It's compromising my quality of life, though, and that may be the biggest waste of all. Because in the end, if everything we touch bruises and our every breath is stolen, and countless strangers, both human and otherwise, must pay for each fleeting moment of our lives, aren't we supposed to enjoy it?

Don't we have (shudder) an obligation?

*Why can the airlines not make an effort to evenly mix the genders of the passengers in each row? Couldn't there be an algorithm in the seat-assignment program somewhere, that sits us boy/girl, boy/girl, instead of Massive Former Offensive Lineman/Me/Burly Overfed Consultant Guy?

**Penny showed me a web counter yesterday which provides a running tally of the plastic bags consumed worldwide. The numbers jump in clumps of seemingly thousands per second, and continue even after you've stared in disbelief, taken a long, hard blink and moved further down the page, where you read about how long it will take each bag to biodegrade.

***And Time magazine

****Besides my friend Jake, who (lucky him) will always believe that global warming is a hoax and the planet can take anything we dish out. I really wish he were right. And, truly, if the report comes out tomorrow that they've invented cold fusion and manufactured ozone and discovered a secret cave with matching pairs of every extinct species (in effect stomping on my plastic shock collar), you'll hear me sighing loudly with relief right alongside mother Earth.


Anonymous said...

When I was a freshman at Purdue, back in the Spring of 1968, we gathered in the conference hall in the library building to listen to some people talk about the earth and what was happening to her. It was the very first Earth Day, and it was the first time I had ever heard the themes of overpopulation, overuse of resources, and conspicuous consumption. I think it was the first time for my whole generation.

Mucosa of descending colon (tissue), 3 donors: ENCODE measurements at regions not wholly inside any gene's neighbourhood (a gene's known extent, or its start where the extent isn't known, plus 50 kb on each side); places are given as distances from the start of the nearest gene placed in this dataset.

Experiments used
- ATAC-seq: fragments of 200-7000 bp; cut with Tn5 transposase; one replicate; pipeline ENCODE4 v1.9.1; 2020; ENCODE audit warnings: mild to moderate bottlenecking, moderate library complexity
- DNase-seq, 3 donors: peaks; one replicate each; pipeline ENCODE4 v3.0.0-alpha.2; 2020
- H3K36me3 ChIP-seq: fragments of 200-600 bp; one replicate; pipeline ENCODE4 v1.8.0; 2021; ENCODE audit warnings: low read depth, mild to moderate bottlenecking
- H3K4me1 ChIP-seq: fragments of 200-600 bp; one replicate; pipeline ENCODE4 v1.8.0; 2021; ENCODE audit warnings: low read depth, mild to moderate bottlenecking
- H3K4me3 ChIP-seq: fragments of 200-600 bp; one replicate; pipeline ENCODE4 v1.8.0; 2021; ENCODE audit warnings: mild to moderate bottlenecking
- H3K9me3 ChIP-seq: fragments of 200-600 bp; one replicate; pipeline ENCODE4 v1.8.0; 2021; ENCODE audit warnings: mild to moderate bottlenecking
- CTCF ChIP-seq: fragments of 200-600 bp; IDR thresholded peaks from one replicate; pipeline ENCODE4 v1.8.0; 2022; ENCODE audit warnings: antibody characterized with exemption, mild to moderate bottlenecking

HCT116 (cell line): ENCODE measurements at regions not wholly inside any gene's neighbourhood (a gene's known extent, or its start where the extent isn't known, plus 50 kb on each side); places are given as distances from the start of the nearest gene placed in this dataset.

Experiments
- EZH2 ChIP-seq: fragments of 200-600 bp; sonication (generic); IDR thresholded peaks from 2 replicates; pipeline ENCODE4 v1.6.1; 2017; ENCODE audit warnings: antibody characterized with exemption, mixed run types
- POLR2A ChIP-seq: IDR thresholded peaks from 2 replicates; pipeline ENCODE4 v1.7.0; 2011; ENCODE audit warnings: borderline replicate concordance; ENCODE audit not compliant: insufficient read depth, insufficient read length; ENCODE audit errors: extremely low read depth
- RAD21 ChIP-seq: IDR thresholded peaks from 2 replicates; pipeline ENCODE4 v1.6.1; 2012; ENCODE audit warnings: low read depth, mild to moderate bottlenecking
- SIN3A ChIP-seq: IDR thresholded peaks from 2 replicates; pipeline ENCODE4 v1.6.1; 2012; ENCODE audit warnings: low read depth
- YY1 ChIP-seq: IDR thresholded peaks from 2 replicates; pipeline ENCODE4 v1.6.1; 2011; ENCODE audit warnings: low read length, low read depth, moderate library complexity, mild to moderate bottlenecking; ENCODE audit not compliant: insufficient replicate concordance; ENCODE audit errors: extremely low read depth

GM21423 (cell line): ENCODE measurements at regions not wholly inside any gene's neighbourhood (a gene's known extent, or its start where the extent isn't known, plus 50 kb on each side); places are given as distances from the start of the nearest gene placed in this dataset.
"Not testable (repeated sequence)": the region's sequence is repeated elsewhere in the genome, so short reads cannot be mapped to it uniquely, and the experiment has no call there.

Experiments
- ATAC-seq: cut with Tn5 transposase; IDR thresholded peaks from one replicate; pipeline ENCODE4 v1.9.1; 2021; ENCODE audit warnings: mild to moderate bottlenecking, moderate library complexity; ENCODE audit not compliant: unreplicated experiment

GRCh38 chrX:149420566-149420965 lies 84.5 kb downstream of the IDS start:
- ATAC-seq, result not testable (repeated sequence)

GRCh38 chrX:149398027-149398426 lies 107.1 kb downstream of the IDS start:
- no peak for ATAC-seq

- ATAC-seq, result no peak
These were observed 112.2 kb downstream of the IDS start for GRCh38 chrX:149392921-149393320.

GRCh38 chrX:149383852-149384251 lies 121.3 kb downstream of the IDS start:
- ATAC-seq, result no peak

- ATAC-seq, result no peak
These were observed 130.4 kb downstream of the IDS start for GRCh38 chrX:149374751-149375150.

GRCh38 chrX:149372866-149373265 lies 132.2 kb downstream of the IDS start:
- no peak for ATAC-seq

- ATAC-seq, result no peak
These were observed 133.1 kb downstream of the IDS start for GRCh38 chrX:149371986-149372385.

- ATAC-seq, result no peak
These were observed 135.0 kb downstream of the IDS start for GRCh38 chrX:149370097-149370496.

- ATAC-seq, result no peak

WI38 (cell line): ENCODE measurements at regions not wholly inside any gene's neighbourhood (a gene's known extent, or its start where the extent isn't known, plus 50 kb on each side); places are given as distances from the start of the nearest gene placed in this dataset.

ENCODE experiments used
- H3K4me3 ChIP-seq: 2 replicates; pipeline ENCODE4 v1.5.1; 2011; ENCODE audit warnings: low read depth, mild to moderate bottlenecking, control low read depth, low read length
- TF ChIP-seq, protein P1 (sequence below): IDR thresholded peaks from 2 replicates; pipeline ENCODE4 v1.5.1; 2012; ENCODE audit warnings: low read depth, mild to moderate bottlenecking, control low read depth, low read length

Not even forty years have gone by, and yet we are all strongly aware of the damage done continuously. However, we have also done away with many toxic substances (think asbestos, lead paint -- except in Chinese toys--, etc.) and are showing much more concern than we used to.

Relax a little. You're doing your part. Lots of people are doing their part. There aren't too many 8-cylinder engines being turned out of Detroit.

Love and hugs

JustMe said...

Great post! This coming from someone who feels such immense guilt about recycling that I stuff drinking straw wrappers in my purse to put in the bin at home. I also dig through my bosses' trash cans for recyclables when they're gone (and guess what? I don't have to take out their trash because the cans are then empty with the exception of a few tissues and tea bags). The only thing that keeps me from self-paralyzation is my belief that regardless of how we ruin his creation, Jesus will come back at the right time and restore it from our horrible stewardship. Sometimes when I pray I apologize for what a mess we're making of things.

gaw said...

I would highly recommend the book "The Geography of Hope" by Chris Turner.

He set out to find examples of people, companies, communities, and countries that are pushing forward with sustainable projects. Some are doing it because of the current environmental predictions, others started with the oil crisis in the 70s', and some have been doing it for a decade or more simply because sustainable always makes sense, whether the sky is falling or not.

It really is a refreshing and inspiring book. It is nice to take a break from the dire predictions about the future of the planet and read about the varied solutions, from wildly imaginative to profoundly simple, that people have found for the problems of excess and waste that plague our planet.

Colin said...

Hey, thanks!

I'll check that out -- probably literally, as in at the library, since I just checked on Alibris (my new favorite online bookstore) and it's listed at $114!